2. Was modeling or music your first love and when did you have to make the decision to push music to the side?
- Music was my first love since day one. When I started modeling I just got too busy for music, but it was always there. No matter where I was whether it was Paris, Milan, I jotted something down and kept it in the memory bank.
3. You also appeared in a few music videos such as Kelly Rowlands hit single “Motivation” and Beyonce’s “Superpower.” What was the transition from modeling to being in music videos like? Can you tell me about your experience walking alongside Beyonce in her “Superpower” video and how did that opportunity come about?
- The transition was easy because modeling is basically being in front of a camera and being in a video is the same thing you’re just moving. Working with Beyonce was an amazing experience, I learned a lot, she’s humble, a professional, she’s just a regular person like me. It was fulfilling for me and it said to me that you can do anything in this world as long you put your mind to it.
4. Finally, you’re getting the chance to pursue your first passion, music. When did you start focusing 100% on music and why now?
- I have been focused on the music forever, it’s just the demand of the ever changing pace within the fashion industry forced me to put music on the backburner. While I was modeling though I saw that music and fashion were becoming one, so I said, shit, this the right time, I guess there calling for me.
5. You recently released your debut project 16. What is the significance of the number 16 and what was your creative process like when making the project? Were you aiming for a particular sound?
- “16” the yin and the yang, the 1 and the 6, the good and the bad. April 16th is my birthday, it’s always been a special number for me, since playing basketball. The project was a compilation of a bunch of songs I had, some were new, some were old. The creative process was just the place and time where I was at, about real stuff I go through. Like the song “April 16” is about love and relationships, and “KD” is about basketball, motivation and moving forward. It was just something creative I thought of that would work and show people where I could take it on my next project. I wasn’t aiming for a particular sound it was just originally I wasn’t trying to focus on what was going on in the game, it’s just me.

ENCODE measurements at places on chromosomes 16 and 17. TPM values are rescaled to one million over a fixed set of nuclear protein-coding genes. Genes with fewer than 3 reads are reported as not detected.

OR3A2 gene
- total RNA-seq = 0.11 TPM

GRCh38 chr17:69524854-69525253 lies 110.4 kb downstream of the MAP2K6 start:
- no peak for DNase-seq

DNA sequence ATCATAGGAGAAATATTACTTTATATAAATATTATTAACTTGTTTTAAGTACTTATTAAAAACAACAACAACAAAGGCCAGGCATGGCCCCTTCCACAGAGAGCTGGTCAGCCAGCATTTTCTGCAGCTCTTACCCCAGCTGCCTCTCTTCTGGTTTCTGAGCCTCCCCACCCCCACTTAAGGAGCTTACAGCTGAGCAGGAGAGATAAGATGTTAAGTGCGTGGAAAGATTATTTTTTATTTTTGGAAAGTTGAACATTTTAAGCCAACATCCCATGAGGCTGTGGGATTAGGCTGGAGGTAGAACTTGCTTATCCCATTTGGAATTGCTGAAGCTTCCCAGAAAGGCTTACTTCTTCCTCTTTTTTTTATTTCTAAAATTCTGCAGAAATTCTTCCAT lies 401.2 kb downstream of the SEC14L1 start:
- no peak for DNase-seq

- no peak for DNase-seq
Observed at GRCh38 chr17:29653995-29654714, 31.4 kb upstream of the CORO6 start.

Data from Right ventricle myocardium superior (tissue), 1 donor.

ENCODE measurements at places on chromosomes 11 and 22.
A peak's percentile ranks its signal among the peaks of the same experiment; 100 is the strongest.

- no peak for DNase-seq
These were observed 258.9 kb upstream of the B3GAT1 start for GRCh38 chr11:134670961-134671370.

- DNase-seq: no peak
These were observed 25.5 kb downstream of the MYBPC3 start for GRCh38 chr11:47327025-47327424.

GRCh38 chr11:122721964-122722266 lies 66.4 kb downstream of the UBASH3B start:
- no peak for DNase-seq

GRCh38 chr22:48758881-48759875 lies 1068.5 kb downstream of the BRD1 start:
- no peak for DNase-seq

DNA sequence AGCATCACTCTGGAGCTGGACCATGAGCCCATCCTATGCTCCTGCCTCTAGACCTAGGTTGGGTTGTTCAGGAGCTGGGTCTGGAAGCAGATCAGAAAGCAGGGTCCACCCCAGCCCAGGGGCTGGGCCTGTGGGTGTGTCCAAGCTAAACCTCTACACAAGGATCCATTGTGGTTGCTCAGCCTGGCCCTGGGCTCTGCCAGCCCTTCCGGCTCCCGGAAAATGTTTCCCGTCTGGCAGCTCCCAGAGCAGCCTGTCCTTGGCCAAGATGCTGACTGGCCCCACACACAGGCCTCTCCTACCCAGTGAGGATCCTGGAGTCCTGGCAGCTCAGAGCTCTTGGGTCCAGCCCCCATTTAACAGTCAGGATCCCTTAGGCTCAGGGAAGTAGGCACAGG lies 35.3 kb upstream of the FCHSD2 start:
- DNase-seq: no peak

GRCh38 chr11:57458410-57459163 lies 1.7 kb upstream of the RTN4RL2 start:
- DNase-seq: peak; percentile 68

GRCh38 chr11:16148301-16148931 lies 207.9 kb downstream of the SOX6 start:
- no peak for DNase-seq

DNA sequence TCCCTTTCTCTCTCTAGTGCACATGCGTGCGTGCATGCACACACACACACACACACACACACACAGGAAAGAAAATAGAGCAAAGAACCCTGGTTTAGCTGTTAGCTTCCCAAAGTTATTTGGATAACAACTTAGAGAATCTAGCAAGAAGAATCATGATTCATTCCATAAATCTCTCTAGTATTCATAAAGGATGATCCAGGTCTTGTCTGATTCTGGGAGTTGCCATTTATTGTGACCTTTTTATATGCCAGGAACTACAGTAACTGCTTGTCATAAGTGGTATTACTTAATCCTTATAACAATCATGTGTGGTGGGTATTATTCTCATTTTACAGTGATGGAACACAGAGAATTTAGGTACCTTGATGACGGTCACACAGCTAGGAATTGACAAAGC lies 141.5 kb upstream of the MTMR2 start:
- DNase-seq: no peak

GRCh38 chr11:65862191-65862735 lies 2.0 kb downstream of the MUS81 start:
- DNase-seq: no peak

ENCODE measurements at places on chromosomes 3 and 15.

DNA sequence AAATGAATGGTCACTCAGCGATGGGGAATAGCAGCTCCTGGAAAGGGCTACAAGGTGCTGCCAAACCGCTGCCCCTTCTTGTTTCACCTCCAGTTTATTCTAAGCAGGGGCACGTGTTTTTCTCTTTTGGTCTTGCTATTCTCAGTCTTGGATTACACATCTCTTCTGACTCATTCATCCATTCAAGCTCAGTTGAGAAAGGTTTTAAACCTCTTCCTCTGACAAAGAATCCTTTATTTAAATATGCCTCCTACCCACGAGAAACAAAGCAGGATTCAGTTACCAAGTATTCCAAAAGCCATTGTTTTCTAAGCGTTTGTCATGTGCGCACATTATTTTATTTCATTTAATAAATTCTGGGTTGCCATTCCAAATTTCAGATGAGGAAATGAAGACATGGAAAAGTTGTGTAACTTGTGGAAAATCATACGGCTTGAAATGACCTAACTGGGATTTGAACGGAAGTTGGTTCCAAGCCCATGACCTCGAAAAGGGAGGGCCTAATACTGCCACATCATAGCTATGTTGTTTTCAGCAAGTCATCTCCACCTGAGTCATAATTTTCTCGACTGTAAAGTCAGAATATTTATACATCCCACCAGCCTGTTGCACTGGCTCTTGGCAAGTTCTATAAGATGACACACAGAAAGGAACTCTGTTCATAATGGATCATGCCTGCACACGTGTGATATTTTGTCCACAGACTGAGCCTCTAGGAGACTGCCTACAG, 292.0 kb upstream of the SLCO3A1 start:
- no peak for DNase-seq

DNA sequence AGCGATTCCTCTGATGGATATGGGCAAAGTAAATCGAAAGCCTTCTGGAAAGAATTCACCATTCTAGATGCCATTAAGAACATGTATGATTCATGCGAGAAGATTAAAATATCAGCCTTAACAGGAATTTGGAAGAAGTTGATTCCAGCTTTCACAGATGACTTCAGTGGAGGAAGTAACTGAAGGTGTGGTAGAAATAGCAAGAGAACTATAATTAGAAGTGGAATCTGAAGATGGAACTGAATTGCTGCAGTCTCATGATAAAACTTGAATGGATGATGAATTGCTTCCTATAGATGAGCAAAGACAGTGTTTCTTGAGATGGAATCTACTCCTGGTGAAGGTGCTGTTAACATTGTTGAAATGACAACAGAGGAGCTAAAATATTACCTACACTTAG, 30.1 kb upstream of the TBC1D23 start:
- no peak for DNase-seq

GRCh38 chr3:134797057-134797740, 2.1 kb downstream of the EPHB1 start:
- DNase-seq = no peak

6. If you had to choose one song to introduce yourself what song would that be and why?
- The “Runner.” It shows that I been on this path for a long time and I’m still not where I want to be, but I’m still in a good place. The “Runner” is it, it shows me running, it just shows me, EROCK, my background, everything.
7. You recently came off of tour, where you opened for R.Kelly. What was that experience like and did you pick up anything from R.Kelly during the tour? How did that opportunity come about?
- It was amazing, I also did a video for R. Kelly a long-time ago. He’s a wise guy I learned a lot from him. Being on tour with him and just seeing how we think alike, getting words of wisdom from him, it was great. He came from the same place I came from, he was poor once, and he had his break to be on tour with someone else and open up for them. I got the chance to be a part of the tour because the person that was working with them messed up, so my peoples contacted me and asked if I wanted to go on tour with R. Kelly and I said “hell yeah.”
8. You are already working on the follow-up to ’16’. Can you tell me anything about it and are you taking a different approach then you did when recording ’16’?
- It’s a secret, but it’s going to be dope. Right now I’m working on dropping a project with my team that’s been with me from the start. We go by the name GBM (Get It By Any Means), so were going to do that first, then I’ll release my next project after that, so early 2018.
9. What do you have planned for the rest of the year?
- We’re trying to do visuals for the rest of the project. Music, fashion, giving back, family time and that’s about it, staying creative.
10. Is there anything you would like to add?